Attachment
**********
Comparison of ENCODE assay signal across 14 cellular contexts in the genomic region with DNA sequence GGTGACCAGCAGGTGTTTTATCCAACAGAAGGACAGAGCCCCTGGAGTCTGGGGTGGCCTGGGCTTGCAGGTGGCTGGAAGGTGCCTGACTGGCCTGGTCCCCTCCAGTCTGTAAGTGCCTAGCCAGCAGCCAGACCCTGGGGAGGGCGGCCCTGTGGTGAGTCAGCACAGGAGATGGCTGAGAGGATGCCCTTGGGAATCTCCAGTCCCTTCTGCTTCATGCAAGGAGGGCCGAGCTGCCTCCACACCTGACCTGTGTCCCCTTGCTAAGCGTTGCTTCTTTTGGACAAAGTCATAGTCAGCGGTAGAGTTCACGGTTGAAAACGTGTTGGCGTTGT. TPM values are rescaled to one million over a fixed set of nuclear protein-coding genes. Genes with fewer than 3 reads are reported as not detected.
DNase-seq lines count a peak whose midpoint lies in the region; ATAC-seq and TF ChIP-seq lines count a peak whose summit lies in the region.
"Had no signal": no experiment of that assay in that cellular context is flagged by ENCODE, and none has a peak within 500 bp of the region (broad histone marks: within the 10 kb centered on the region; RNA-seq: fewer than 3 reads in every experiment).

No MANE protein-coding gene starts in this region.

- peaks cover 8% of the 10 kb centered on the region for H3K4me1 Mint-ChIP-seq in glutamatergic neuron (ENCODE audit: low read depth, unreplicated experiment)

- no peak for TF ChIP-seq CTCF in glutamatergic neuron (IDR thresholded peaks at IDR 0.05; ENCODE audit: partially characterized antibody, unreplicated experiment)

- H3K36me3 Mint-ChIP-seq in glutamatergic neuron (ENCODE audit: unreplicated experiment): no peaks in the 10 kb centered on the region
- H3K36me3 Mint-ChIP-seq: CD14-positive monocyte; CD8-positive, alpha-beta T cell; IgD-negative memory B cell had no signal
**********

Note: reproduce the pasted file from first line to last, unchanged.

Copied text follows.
Comparison of ENCODE assay signal across 14 cellular contexts in the genomic region with DNA sequence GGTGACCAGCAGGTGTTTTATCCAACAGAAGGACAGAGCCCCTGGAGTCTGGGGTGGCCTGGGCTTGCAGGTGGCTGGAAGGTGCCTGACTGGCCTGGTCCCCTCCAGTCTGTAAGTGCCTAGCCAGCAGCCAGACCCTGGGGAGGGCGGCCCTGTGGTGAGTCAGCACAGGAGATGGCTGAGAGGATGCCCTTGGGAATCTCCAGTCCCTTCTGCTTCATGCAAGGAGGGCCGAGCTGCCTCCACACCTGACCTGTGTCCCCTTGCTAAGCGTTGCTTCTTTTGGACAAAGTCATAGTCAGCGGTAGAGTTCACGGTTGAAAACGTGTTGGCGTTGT. TPM values are rescaled to one million over a fixed set of nuclear protein-coding genes. Genes with fewer than 3 reads are reported as not detected.
DNase-seq lines count a peak whose midpoint lies in the region; ATAC-seq and TF ChIP-seq lines count a peak whose summit lies in the region.
"Had no signal": no experiment of that assay in that cellular context is flagged by ENCODE, and none has a peak within 500 bp of the region (broad histone marks: within the 10 kb centered on the region; RNA-seq: fewer than 3 reads in every experiment).

No MANE protein-coding gene starts in this region.

- peaks cover 8% of the 10 kb centered on the region for H3K4me1 Mint-ChIP-seq in glutamatergic neuron (ENCODE audit: low read depth, unreplicated experiment)

- no peak for TF ChIP-seq CTCF in glutamatergic neuron (IDR thresholded peaks at IDR 0.05; ENCODE audit: partially characterized antibody, unreplicated experiment)

- H3K36me3 Mint-ChIP-seq in glutamatergic neuron (ENCODE audit: unreplicated experiment): no peaks in the 10 kb centered on the region
- H3K36me3 Mint-ChIP-seq: CD14-positive monocyte; CD8-positive, alpha-beta T cell; IgD-negative memory B cell had no signal